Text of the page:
reactions, such as a widely

circulated samizdat Top 10 list

of changes at NASA to

accommodate John Glenn (Cargo

bay now converted into

shuffleboard court … little

bowls of candy scattered around

ship … space pants now go up

to armpits). In fact, even the

press has shown some healthy

hostility at being cast as the

dutiful, stay-at-home wife

fretting over our hero's trip to

the stars. In Glenn's home

state, a Cincinnati Enquirer

editorial mused whether his

ticket to ride was a

"presidential payoff for

partisan service in helping to

bury the Senate investigation

into Clinton-Gore campaign

finance violations," before

suggesting that the millionaire

senator should first settle a

very Earth-based matter: the $3

million debt left over from the

wreck that was his 1984 run at

the presidency.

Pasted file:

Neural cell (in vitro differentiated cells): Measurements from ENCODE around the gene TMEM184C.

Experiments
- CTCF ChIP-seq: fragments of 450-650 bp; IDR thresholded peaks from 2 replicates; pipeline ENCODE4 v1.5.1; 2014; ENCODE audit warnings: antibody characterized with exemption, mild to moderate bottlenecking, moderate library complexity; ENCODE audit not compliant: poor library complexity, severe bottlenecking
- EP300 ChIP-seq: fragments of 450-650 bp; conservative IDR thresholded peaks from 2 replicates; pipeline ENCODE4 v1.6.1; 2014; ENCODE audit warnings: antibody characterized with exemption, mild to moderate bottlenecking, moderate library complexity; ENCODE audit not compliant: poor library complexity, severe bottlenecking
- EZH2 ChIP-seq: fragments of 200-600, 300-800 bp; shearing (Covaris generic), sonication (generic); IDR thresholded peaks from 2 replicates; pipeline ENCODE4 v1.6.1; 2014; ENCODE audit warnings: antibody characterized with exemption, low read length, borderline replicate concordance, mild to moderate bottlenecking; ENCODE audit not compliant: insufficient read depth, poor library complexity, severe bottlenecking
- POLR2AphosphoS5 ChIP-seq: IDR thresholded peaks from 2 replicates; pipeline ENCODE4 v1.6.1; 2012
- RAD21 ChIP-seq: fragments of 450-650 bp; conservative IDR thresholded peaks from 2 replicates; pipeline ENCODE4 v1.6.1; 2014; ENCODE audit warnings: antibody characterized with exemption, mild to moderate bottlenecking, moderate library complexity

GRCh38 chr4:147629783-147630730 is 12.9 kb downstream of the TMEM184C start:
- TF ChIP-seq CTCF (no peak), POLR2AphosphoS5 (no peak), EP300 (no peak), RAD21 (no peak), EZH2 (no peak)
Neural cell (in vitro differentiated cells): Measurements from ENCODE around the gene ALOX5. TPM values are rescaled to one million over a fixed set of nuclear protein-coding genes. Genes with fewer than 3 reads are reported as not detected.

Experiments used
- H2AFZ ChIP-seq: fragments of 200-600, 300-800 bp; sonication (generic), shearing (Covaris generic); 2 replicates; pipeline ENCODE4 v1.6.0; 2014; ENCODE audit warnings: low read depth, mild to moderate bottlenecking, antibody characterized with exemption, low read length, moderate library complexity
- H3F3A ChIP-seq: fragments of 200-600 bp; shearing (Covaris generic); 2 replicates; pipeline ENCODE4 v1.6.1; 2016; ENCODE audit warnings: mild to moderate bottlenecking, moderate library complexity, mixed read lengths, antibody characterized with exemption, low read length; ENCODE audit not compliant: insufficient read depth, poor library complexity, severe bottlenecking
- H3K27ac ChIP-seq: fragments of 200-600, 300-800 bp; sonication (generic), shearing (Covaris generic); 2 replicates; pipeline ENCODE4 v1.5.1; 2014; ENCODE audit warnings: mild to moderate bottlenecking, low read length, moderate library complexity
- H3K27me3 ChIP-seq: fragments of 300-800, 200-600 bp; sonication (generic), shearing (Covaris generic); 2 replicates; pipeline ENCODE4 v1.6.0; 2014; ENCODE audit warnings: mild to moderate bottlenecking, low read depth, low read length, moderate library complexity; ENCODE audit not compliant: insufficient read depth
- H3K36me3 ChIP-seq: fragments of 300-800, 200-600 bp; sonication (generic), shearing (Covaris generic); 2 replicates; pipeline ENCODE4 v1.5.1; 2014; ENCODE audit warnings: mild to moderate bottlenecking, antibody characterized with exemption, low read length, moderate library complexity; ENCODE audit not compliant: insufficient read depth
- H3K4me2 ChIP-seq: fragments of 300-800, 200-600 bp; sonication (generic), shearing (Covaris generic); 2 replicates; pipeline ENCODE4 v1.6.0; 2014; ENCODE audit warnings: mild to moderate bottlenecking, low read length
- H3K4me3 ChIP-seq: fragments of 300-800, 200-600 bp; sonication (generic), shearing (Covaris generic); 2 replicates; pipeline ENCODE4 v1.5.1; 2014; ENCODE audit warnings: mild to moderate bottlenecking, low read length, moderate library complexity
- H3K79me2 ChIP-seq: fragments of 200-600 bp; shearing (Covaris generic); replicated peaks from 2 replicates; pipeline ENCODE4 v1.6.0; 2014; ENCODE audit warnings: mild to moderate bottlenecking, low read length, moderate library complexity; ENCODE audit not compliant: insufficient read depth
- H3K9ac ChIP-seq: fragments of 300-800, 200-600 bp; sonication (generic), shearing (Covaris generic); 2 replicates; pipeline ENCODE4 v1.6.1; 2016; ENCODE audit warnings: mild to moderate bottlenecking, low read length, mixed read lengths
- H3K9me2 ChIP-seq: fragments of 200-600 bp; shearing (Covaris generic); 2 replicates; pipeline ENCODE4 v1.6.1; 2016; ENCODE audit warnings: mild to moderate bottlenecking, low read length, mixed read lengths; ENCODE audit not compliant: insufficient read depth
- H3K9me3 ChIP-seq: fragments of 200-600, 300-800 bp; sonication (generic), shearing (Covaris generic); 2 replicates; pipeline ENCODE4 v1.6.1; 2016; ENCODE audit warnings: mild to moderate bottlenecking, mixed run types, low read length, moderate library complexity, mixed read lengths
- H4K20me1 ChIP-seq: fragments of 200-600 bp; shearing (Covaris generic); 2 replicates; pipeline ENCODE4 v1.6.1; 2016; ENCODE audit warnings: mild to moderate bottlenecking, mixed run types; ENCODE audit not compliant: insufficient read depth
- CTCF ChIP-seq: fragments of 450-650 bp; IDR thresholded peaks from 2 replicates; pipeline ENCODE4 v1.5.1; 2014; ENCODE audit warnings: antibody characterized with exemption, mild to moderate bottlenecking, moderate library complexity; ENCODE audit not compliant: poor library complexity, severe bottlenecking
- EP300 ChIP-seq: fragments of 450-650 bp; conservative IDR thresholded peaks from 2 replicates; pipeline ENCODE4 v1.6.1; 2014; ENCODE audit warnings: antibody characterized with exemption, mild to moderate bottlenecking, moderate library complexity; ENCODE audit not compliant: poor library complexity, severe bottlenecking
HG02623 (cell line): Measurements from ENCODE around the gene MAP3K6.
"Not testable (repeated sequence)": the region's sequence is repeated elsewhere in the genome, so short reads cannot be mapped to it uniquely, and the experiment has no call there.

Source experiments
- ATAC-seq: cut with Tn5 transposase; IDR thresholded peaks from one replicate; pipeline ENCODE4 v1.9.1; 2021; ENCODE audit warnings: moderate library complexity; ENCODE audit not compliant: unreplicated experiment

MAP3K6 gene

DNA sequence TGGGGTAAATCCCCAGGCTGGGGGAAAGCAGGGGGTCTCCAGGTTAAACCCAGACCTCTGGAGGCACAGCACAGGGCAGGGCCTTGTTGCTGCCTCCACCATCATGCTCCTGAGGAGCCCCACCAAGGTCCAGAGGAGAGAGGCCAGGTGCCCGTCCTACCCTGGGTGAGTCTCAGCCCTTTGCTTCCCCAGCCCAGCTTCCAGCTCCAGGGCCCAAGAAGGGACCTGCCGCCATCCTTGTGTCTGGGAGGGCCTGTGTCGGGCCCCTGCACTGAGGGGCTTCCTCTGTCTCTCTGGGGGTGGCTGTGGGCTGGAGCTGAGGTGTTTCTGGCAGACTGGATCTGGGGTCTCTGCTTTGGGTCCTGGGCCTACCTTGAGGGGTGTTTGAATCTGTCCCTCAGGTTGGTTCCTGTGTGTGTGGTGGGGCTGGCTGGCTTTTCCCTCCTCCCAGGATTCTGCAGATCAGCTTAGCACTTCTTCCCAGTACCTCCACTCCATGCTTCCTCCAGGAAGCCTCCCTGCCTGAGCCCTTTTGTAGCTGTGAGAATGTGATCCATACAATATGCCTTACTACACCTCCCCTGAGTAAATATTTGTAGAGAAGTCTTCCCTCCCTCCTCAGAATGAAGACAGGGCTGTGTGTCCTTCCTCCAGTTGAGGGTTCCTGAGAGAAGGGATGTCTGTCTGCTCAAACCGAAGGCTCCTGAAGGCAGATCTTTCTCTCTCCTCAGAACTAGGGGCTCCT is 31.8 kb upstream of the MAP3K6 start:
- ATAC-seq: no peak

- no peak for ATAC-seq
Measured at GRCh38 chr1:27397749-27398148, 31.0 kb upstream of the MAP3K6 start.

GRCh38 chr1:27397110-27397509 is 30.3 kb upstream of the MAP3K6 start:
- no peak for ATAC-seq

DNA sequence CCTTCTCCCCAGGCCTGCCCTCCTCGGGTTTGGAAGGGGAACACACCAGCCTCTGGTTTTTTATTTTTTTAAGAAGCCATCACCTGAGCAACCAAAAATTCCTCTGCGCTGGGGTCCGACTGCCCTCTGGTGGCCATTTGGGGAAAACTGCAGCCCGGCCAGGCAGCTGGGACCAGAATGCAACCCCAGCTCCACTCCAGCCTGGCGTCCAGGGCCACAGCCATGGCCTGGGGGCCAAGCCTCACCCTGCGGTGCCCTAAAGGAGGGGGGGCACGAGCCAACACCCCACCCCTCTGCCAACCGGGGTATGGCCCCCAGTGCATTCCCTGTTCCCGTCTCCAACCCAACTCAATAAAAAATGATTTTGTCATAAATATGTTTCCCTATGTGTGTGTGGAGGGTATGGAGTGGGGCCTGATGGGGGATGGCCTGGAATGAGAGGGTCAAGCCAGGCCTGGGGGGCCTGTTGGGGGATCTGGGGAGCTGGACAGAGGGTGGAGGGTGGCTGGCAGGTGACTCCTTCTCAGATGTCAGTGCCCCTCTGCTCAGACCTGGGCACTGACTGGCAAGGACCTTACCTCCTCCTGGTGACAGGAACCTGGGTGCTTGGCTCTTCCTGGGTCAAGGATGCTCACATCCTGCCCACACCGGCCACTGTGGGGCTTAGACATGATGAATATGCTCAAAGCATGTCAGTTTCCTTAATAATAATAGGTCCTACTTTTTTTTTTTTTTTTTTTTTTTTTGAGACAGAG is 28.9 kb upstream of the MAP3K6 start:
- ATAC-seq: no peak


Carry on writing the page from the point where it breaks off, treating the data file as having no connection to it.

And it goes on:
Perhaps more to the point, other

events of the moment are

lighting up the sky so brightly

that Glenn's Tom Swift Sr. show

has been demoted to the Comet

Kohoutek-level diversion that it

is, a fact that clearly pains a

man well past the point of

caring about blow jobs and the

use of cigars as sexual aids.

When asked by Life magazine why

his excellent adventure has been

pushed off the front page and

back to the classified section,

where it battles Love Is …

for eyeballs, Glenn

sagely hypothesized, "It's

because I don't do drugs and I

don't rape women between

flights. That's what the media

feeds on today." Which suggests

one more test NASA may want to

conduct on Shuttle Mission

STS-95: an experiment to

ascertain, if it's true that in

space no one can hear you

scream, whether it's possible to

drown out an old man complaining

about how much worse the world

is these days.

Nick Gillespie is editor-in-chief of reason. This story originally appeared in Suck, and can be viewed in that format here.